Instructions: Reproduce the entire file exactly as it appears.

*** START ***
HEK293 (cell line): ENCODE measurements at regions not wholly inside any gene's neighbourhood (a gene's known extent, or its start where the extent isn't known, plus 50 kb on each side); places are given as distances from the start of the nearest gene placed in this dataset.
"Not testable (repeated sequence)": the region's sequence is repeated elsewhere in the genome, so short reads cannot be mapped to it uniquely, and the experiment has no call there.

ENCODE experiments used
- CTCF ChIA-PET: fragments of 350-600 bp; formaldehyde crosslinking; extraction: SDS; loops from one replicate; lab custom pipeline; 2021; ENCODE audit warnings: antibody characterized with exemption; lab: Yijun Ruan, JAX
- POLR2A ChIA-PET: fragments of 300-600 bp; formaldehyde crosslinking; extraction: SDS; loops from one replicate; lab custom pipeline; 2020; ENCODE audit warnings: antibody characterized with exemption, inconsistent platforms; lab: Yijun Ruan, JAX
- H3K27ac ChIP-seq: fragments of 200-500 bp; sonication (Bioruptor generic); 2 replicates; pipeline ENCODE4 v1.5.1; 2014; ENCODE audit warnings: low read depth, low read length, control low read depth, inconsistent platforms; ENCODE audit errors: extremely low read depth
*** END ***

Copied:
HEK293 (cell line): ENCODE measurements at regions not wholly inside any gene's neighbourhood (a gene's known extent, or its start where the extent isn't known, plus 50 kb on each side); places are given as distances from the start of the nearest gene placed in this dataset.
"Not testable (repeated sequence)": the region's sequence is repeated elsewhere in the genome, so short reads cannot be mapped to it uniquely, and the experiment has no call there.

ENCODE experiments used
- CTCF ChIA-PET: fragments of 350-600 bp; formaldehyde crosslinking; extraction: SDS; loops from one replicate; lab custom pipeline; 2021; ENCODE audit warnings: antibody characterized with exemption; lab: Yijun Ruan, JAX
- POLR2A ChIA-PET: fragments of 300-600 bp; formaldehyde crosslinking; extraction: SDS; loops from one replicate; lab custom pipeline; 2020; ENCODE audit warnings: antibody characterized with exemption, inconsistent platforms; lab: Yijun Ruan, JAX
- H3K27ac ChIP-seq: fragments of 200-500 bp; sonication (Bioruptor generic); 2 replicates; pipeline ENCODE4 v1.5.1; 2014; ENCODE audit warnings: low read depth, low read length, control low read depth, inconsistent platforms; ENCODE audit errors: extremely low read depth